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Blind feed the blind at new Paris eatery

PARIS -- They tasted like tomatoes, but in the pitch black it was hard to tell. A couple at the next table was obviously struggling with eating blind, too.

"I don't know what it is," came a man's voice in the darkness.

"Oh! That's not good," his lady friend responded.

This is dining in the dark, the concept of a new restaurant in the City of Light that wants diners to know what it's like to be blind.

At "Dans le Noir" -- In the Dark -- it's not just that the lights are off and curtains closed. Diners sit in a room of inky blackness that the eyes never adjust to. And that's the idea.

"It awakens your other senses," says the restaurant's owner Edouard de Broglie, who is not blind. "It alters your perspective, your relations with others. It shows what happens when you can't see."

Fingertips seek out familiarity, patting the table for a fork, a plate, a hand to hold. The nose perks up to every passing plate. Covered by darkness, food is reduced to textures and shapes. One realizes the role sight plays in the joy of eating.

Although privately run, the restaurant comes amid a growing effort to make Paris -- which is bidding for the 2012 Olympic Games -- more handicapped-friendly.

City Hall has boosted its budget for handicapped concerns to $28 million in 2004 from just $2.5 million in 2000. A massive overhaul to make sports stadiums, cultural sites and public transport more accessible to the handicapped is planned over the next decade.

A fleet of handicapped-accessible taxis also is starting at the end of this month.

A cinema for the blind and deaf opened Wednesday in the Left Bank. It shows French films with subtitles for the hearing-impaired. For the blind, wireless headsets provide a voice that dictates on-screen action between the dialogue ("She gets out of the taxi." "Her hair is tied back in a loose bun.") For a trial basis, screenings are three times a week. Seeing-eye dogs are welcome.

A blind woman who attended the opening said she felt like she was given the gift of sight.

"I was so happy," said Maudy Piot, who runs an association for the rights of handicapped women. "I felt like a regular person. I saw a film I would never have been able to see before."

Piot, like others in the blind community, has mixed feelings about the restaurant. She says that some blind people call it exploitation of a handicap to make money, or tasteless voyeurism.

"But, it's extremely important," she said. "Even if it's only for a limited time, people with sight can understand our anxiety."

The 55-seat restaurant, which opened in July on a street beside the Pompidou Center museum, draws a diverse crowd that comes for a variety of reasons.

An American tourist who is progressively growing blind went for the experience of total darkness, and to show his wife what life eventually will look like for him.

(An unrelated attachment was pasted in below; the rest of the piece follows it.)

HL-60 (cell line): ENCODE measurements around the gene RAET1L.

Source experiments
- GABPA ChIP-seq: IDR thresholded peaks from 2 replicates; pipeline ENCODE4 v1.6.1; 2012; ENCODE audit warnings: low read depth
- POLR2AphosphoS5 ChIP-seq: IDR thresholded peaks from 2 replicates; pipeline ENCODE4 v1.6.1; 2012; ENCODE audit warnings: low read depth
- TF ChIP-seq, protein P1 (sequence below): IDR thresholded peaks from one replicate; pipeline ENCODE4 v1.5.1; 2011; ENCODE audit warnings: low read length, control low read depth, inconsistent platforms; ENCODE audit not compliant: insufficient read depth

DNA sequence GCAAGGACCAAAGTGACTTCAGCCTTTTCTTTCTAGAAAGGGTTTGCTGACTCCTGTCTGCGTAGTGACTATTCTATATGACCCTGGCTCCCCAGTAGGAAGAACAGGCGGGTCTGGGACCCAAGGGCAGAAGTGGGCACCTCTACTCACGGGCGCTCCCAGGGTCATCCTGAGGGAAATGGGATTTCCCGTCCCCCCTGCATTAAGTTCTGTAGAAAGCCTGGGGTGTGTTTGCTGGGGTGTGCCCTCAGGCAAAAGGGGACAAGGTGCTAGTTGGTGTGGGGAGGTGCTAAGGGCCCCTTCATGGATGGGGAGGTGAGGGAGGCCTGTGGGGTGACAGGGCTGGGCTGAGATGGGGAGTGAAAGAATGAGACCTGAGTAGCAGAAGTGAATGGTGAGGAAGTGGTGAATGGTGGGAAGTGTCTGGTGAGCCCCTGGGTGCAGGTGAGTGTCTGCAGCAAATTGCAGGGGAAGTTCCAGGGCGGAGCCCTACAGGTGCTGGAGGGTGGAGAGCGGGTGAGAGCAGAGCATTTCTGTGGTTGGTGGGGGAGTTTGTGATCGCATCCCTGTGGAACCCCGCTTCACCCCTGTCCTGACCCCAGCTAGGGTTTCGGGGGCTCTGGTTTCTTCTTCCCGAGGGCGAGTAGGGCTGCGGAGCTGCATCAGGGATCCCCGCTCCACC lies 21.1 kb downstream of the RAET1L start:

"This is a great place," said Mike Sahyun, a 34-year-old software developer from Minneapolis, Minnesota. "She gets to see what it's like for me."

In the dark, diners meet a world with no shapes that is full of voices. The kindness of strangers is crucial.

Blind waiters serve as guides, leading diners hand-on-shoulder from the lighted entrance bar through a series of black curtains to tables. Cell phones, watches and other objects that produce light are checked at lockers in the lobby. Smoking is not permitted.

Pretensions, etiquette and vanity dissolve in the darkness. Once seated, strangers strike up conversation, seeking the reassurance that comes with hearing and touching what can't be seen.

Try pouring a glass of water. "Stick your finger in the glass until it gets wet," advises a waitress, Celine Dos Santos. The restaurant's seven-person wait staff is registered blind, but its chef can see.

Food arrives with a standard warning that prompts alarm: "Watch the plate. It's hot."

Eating is challenging. Scooping a fork across the plate often comes up empty. Celine advises fighting the temptation to eat with your hands -- something a blind person tries to avoid in public. But, lowering the head to the plate seems just fine. Nobody can see.

An infrared camera carried in by a TV crew caught many couples using the darkness to smother each other with affection. The restaurant also has its own infrared security system.

One of the restaurant's aims is to focus the senses of smell and taste. But it's unclear whether that works in the food's favor. Diners can choose from a selection of Provence-style food or opt for a "mystery menu" that, for many, becomes a guessing game.

"I don't know what it is," Adele Le Bardanchel, a 22-year-old Parisian told her boyfriend, unaware of a nearby eavesdropper.

"Me neither," he replied. "There's a lot of oil. I think."

Prices range from $35-45 per person, without wine.

Earlier this month, the restaurant hosted Prime Minister Jean-Pierre Raffarin, who said he found his meal "enriching."

"You can't completely experience a blind person's situation, but it makes you aware," he said, adding that the handicapped "have a place in this society -- a place that must be recognized." 

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